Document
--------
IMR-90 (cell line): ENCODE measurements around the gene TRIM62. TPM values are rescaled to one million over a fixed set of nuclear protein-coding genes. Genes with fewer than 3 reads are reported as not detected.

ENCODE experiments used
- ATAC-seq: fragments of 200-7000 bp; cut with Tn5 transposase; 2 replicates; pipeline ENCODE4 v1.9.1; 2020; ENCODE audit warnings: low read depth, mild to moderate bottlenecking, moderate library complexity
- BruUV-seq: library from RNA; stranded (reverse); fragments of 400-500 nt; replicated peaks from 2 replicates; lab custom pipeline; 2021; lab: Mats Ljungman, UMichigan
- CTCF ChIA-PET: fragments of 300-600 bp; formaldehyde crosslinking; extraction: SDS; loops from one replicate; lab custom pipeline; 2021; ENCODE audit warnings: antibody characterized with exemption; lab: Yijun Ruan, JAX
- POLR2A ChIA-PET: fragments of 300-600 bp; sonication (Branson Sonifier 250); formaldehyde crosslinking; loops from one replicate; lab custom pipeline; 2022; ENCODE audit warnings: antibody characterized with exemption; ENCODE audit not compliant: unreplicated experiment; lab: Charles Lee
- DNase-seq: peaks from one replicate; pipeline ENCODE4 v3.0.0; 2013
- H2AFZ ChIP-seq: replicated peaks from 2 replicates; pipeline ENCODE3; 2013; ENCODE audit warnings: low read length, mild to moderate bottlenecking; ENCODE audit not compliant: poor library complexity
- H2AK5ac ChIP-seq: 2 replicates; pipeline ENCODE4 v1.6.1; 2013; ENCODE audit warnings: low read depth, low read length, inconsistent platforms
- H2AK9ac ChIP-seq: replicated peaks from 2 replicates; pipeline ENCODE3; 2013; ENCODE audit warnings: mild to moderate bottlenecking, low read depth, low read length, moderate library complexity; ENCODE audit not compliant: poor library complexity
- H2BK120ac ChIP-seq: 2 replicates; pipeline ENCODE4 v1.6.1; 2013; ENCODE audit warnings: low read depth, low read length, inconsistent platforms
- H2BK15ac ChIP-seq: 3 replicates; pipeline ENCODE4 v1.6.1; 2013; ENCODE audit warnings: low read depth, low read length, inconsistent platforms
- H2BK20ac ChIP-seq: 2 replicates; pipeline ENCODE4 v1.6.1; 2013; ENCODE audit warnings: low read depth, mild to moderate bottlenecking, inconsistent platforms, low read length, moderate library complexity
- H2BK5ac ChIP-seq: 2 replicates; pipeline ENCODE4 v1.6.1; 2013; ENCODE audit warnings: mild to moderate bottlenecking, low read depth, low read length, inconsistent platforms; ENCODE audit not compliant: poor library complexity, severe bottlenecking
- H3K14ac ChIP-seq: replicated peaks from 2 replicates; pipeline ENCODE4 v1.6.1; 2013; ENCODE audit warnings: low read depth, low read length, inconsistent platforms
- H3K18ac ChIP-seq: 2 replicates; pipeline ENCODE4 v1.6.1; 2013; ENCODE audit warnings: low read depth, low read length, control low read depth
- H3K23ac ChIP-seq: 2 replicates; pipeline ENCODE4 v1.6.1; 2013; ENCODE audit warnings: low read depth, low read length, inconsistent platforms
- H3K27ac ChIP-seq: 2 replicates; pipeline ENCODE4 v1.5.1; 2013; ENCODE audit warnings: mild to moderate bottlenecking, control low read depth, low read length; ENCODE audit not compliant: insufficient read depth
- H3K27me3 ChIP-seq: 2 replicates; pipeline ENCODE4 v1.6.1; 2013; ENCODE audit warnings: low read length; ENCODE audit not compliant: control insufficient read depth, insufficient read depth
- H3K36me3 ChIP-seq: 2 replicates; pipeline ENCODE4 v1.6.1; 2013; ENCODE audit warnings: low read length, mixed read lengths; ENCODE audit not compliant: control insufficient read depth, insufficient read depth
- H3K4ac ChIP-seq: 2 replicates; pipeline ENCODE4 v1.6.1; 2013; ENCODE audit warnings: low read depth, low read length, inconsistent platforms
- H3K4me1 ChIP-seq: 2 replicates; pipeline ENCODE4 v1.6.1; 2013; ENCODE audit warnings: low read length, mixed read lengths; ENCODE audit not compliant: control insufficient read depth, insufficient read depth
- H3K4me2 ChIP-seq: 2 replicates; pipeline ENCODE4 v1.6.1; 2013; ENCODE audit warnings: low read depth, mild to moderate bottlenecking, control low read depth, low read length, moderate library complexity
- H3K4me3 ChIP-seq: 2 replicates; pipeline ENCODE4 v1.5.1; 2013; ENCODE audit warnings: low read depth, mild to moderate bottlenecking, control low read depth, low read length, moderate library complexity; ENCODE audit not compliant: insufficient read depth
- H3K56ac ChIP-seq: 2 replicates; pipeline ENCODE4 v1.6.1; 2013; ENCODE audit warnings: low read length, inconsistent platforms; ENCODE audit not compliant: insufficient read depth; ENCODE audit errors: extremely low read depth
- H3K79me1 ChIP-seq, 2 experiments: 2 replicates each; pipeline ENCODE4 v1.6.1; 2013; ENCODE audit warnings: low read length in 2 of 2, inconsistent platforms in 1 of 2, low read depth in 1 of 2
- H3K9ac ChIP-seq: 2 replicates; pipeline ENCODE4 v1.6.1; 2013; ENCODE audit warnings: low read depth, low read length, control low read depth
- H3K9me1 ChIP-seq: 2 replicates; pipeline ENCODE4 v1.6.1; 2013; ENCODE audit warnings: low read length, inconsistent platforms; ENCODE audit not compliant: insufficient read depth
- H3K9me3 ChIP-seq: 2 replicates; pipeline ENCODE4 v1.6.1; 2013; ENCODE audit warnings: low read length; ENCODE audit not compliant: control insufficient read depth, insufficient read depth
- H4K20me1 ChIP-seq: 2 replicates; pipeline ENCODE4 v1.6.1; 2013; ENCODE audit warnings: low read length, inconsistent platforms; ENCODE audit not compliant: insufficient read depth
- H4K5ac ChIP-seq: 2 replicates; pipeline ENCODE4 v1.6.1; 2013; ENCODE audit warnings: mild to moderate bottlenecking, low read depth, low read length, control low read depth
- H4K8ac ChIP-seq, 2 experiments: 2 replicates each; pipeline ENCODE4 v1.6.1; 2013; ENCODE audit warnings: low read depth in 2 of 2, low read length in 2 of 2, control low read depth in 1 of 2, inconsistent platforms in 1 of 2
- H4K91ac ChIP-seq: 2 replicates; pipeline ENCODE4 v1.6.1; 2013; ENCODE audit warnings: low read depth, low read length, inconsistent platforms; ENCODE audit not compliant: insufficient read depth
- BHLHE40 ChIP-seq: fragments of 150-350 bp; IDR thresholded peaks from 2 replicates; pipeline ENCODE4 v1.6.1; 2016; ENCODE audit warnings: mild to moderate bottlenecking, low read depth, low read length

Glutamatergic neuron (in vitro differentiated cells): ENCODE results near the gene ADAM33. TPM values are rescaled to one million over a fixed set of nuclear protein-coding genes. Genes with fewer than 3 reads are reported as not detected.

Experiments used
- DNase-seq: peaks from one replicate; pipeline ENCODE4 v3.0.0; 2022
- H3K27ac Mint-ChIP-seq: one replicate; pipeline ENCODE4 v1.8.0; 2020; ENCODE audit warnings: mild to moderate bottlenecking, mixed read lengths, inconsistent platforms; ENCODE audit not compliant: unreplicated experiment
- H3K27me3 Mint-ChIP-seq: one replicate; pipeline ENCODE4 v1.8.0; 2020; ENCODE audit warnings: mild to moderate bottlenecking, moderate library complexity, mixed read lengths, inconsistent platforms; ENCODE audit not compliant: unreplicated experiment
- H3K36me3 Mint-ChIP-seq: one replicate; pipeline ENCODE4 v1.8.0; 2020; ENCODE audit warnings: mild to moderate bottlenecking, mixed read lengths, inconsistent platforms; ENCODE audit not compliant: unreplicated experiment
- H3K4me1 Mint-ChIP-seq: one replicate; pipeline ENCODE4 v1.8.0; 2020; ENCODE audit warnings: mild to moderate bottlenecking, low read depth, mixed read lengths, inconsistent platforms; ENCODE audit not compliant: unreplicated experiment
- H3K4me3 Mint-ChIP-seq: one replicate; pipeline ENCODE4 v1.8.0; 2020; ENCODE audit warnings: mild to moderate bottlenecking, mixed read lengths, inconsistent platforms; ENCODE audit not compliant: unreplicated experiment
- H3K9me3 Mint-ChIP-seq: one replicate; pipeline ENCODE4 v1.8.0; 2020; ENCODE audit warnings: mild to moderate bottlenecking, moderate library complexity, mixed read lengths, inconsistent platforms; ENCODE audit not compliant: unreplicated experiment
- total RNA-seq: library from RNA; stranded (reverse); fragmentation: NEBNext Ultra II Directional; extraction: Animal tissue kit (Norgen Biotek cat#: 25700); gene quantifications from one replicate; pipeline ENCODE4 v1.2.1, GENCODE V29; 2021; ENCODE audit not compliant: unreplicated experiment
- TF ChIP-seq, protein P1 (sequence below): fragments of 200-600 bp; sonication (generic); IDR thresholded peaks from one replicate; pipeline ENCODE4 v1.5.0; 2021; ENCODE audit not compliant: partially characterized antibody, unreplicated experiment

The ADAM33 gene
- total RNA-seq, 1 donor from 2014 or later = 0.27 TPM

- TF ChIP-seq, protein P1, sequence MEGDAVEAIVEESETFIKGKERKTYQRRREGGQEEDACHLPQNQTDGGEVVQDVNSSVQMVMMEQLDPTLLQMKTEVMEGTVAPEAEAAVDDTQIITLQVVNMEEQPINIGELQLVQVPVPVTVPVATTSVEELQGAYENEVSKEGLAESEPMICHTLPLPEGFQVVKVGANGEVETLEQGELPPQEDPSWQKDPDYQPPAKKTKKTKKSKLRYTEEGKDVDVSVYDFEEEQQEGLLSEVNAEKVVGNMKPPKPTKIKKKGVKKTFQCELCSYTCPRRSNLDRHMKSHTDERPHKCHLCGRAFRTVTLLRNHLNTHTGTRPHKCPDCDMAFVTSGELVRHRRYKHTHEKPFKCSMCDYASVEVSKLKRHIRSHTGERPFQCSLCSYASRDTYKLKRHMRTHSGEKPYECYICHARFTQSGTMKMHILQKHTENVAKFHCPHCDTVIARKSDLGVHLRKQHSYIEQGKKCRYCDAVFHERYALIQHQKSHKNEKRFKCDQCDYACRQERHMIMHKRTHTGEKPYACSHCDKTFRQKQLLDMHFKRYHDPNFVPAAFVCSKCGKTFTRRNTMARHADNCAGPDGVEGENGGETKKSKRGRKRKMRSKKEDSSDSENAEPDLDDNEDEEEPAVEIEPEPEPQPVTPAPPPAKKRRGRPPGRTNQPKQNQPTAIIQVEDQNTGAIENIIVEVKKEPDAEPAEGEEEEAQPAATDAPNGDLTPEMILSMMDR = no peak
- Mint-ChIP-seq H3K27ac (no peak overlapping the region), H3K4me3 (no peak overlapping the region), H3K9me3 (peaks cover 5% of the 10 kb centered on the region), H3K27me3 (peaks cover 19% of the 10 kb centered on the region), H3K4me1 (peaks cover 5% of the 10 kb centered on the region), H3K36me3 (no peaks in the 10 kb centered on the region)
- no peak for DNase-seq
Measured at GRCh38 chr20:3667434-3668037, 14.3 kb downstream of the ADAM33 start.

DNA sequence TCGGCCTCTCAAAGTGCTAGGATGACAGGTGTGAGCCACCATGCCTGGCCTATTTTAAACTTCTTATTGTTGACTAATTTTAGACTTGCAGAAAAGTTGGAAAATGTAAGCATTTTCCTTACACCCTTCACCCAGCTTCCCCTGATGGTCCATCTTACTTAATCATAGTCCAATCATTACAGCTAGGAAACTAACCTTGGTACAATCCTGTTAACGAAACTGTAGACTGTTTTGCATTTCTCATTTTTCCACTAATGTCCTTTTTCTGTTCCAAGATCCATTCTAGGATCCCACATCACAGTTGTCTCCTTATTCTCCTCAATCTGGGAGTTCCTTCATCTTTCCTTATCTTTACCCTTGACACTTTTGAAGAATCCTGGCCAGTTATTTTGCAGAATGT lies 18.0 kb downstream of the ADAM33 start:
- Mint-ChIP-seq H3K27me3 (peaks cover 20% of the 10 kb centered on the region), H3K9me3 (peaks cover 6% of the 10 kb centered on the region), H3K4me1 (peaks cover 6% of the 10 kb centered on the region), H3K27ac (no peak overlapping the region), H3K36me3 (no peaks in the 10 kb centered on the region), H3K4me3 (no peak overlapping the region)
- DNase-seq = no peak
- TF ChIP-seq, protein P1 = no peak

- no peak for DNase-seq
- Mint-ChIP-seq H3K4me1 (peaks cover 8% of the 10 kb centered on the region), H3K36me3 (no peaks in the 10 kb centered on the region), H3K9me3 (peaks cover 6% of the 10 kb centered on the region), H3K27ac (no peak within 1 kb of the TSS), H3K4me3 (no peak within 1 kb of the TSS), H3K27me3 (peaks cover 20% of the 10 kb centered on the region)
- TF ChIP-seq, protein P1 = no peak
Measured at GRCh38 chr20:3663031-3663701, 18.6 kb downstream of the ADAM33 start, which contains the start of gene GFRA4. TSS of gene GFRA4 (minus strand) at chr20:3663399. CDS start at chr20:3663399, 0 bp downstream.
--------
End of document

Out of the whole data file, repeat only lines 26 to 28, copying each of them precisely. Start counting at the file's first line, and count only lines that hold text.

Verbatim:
- H3K79me1 ChIP-seq, 2 experiments: 2 replicates each; pipeline ENCODE4 v1.6.1; 2013; ENCODE audit warnings: low read length in 2 of 2, inconsistent platforms in 1 of 2, low read depth in 1 of 2
- H3K9ac ChIP-seq: 2 replicates; pipeline ENCODE4 v1.6.1; 2013; ENCODE audit warnings: low read depth, low read length, control low read depth
- H3K9me1 ChIP-seq: 2 replicates; pipeline ENCODE4 v1.6.1; 2013; ENCODE audit warnings: low read length, inconsistent platforms; ENCODE audit not compliant: insufficient read depth